64 S.E. 126 (N.C. 1909), Harris v. Martin
|Citation:||64 S.E. 126, 150 N.C. 367|
|Opinion Judge:||CLARK, C.J.|
|Party Name:||HARRIS et al. v. MARTIN et al.|
|Attorney:||Aycock & Winston, R. N. Simms, and J. N. Holding, for appellants. Armstead Jones & Son and Pou & Brooks, for appellees.|
|Case Date:||April 01, 1909|
|Court:||Supreme Court of North Carolina|
Appeal from Superior Court, Wake County; Neal, Judge.
Application by C. H. Martin, administrator, and others, for probate of the will of Sarah C. Harris. J. T. Harris and others interposed a caveat. From a judgment for proponents, caveators appeal. Affirmed.
Proof that testatrix announced herself as a certain person to the attorney who drafted the will and to a witness thereto, by accepting an introduction to them as that person, and by signing herself as such in the will, constituted prima facie evidence of her identity.
This is a caveat of the will of Sarah C. Harris. The complaint alleges that said paper writing "was not and is not the last will and testament of the said Sarah
Harris, deceased, for the reason that the signature of the said Sarah C. Harris thereto was obtained by undue and improper influence and duress upon the said Sarah C. Harris," and, as a further ground, alleges that, "at the time of the execution thereof and continuously thereafter until her death, the said Sarah C. Harris did not have the capacity to make and execute a will, for the reason that she was not of a sound and disposing mind and memory at and during said time."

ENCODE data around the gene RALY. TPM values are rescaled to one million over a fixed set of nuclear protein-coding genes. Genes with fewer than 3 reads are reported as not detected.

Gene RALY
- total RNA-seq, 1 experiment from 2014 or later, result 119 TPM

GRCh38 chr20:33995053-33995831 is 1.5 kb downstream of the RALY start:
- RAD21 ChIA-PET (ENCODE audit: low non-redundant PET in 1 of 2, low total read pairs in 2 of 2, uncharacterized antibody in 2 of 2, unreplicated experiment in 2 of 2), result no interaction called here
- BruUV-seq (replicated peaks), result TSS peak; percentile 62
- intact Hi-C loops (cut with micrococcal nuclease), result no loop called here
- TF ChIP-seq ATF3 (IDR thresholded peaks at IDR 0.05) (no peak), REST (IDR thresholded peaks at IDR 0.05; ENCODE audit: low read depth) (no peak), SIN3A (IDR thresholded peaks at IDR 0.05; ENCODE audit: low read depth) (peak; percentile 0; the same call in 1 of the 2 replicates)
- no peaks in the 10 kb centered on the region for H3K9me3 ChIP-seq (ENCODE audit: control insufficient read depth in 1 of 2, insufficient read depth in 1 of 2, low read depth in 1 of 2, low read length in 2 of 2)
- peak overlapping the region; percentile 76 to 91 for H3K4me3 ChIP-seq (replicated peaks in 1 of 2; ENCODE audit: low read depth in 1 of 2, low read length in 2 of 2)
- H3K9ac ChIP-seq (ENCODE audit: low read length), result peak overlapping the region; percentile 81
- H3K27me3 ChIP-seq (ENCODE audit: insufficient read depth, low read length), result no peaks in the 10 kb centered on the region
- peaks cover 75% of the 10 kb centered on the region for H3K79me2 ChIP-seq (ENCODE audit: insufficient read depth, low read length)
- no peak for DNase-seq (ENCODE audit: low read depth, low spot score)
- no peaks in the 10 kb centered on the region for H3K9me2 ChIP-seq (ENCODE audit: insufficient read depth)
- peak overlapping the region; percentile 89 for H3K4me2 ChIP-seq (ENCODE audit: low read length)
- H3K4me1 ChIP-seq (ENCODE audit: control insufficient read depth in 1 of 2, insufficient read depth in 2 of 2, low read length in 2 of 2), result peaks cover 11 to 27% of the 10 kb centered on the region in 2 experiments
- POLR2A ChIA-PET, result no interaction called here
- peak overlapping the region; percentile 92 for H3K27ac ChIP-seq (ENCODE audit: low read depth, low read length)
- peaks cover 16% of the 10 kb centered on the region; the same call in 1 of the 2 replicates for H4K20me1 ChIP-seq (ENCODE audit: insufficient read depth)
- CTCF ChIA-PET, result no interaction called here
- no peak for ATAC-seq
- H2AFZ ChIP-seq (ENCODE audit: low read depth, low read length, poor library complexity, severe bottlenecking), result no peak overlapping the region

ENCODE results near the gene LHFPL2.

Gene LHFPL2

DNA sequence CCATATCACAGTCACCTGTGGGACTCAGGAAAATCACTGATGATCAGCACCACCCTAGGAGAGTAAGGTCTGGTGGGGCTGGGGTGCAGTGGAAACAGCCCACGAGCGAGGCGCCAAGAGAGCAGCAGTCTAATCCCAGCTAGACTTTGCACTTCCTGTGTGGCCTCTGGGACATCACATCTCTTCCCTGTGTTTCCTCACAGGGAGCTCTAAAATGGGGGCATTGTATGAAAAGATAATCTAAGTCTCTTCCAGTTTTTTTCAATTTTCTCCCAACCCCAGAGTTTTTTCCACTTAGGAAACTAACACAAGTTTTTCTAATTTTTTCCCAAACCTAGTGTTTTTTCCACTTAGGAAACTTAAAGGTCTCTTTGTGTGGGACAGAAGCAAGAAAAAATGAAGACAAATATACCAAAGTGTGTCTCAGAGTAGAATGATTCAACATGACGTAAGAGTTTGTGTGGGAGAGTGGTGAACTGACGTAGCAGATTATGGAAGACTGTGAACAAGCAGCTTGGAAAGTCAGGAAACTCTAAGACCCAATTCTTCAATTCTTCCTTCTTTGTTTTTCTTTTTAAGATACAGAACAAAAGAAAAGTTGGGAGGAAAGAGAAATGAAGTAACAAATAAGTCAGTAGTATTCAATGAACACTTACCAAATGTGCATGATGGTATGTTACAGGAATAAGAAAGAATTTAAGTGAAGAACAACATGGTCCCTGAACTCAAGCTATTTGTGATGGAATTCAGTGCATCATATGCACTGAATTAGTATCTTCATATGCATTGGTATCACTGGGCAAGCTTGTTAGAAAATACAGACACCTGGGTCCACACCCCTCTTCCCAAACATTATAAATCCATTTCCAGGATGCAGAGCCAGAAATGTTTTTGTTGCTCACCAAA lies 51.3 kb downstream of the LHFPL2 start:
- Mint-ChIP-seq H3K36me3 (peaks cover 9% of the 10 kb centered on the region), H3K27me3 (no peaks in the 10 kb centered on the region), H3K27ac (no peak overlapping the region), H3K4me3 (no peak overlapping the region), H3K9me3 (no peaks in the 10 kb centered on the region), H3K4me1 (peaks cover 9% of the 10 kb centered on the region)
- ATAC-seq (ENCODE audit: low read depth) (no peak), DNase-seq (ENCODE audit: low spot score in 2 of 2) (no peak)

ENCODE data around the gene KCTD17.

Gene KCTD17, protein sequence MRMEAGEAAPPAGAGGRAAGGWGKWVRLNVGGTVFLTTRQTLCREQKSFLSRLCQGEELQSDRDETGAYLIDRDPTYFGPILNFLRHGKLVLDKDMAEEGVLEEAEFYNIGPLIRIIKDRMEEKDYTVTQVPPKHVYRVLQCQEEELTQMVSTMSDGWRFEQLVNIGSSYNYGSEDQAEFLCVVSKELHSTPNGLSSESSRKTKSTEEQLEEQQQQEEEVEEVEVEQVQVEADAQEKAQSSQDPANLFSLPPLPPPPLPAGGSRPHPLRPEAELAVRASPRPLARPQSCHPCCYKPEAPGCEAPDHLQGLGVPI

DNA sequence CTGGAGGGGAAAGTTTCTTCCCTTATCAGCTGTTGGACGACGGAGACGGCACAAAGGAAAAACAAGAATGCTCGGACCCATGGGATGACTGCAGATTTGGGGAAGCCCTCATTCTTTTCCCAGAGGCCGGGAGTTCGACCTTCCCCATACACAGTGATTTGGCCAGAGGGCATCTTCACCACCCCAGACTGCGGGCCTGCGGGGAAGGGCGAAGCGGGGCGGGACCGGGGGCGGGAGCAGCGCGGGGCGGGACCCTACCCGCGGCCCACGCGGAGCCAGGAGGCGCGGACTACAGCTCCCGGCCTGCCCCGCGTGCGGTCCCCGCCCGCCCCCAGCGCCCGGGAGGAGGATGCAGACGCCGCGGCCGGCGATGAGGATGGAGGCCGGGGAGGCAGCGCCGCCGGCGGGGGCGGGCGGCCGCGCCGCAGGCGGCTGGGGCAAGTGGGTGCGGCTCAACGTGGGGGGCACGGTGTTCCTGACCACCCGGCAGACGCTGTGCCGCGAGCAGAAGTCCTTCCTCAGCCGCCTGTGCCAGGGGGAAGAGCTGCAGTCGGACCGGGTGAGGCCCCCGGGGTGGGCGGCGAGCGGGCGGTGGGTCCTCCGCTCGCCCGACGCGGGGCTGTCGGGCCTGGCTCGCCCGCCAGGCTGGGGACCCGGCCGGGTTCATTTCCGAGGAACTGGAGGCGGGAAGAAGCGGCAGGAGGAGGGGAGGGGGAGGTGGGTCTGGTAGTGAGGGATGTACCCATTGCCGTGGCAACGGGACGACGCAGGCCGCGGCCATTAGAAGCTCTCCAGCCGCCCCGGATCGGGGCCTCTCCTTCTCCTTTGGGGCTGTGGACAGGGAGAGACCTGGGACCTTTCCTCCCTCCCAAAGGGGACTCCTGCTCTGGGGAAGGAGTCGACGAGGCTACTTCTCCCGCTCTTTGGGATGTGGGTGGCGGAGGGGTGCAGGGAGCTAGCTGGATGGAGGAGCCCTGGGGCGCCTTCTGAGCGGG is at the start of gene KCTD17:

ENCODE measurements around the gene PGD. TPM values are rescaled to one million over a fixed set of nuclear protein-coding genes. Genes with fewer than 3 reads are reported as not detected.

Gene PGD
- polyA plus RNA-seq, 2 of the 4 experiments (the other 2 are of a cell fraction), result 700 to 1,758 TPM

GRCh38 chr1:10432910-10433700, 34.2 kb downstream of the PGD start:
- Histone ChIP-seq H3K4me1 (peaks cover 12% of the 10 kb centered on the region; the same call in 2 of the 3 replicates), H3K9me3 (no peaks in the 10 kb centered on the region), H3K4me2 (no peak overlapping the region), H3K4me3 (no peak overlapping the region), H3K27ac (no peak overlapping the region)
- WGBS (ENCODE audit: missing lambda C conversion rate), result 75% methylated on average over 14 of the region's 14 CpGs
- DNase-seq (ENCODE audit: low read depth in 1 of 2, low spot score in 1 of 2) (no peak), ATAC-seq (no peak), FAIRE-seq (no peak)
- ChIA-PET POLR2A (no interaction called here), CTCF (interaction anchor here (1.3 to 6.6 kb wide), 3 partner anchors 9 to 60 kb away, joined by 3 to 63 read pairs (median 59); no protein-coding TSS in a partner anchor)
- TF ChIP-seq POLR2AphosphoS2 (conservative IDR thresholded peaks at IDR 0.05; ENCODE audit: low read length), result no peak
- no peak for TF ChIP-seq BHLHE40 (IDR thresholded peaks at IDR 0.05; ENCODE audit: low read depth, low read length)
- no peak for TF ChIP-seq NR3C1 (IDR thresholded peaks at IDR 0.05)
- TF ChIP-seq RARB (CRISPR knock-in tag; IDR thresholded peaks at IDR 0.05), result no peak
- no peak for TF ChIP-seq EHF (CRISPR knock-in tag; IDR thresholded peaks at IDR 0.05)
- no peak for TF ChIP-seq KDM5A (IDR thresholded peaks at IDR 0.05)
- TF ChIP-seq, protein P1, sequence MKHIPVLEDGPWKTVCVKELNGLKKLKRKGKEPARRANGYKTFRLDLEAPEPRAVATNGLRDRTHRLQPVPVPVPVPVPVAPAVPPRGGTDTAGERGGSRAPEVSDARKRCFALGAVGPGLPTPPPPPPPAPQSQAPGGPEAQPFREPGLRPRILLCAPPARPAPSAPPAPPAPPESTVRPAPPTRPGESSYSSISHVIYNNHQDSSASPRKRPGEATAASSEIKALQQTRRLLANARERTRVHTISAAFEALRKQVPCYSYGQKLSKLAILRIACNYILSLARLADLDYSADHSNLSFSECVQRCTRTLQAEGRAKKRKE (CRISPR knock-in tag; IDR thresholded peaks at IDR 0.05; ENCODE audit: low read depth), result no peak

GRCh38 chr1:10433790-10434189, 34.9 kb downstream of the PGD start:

W. H. Ruffin, Esq., attorney at law of Louisburg, testified that he received a message from Mrs. Jennie Martin, who resided in the same town, that her sister, Miss Harris, wished him to come to her (Mrs. Martin's) house to draw Miss Harris' will; that he went, and was introduced by Mrs. Martin to Miss Harris as her sister; that Mrs. Martin then stated to witness that this was her sister, who wanted her will drawn, and Mrs. Martin stated what the terms of the will were, the witness took notes, then turned to Miss Harris, read the notes to her, and asked her was that the way she wished the will drawn, and she replied "Yes"; that the witness went off and drew the will, and returned, bringing, as requested, Dr. O. L. Ellis, as a witness. Miss Harris and Mrs. Martin came into the room. Witness read the will to Miss Harris, and asked her if that was the way she wished her will drawn, and she said, "Yes," and requested him and Dr. Ellis to...
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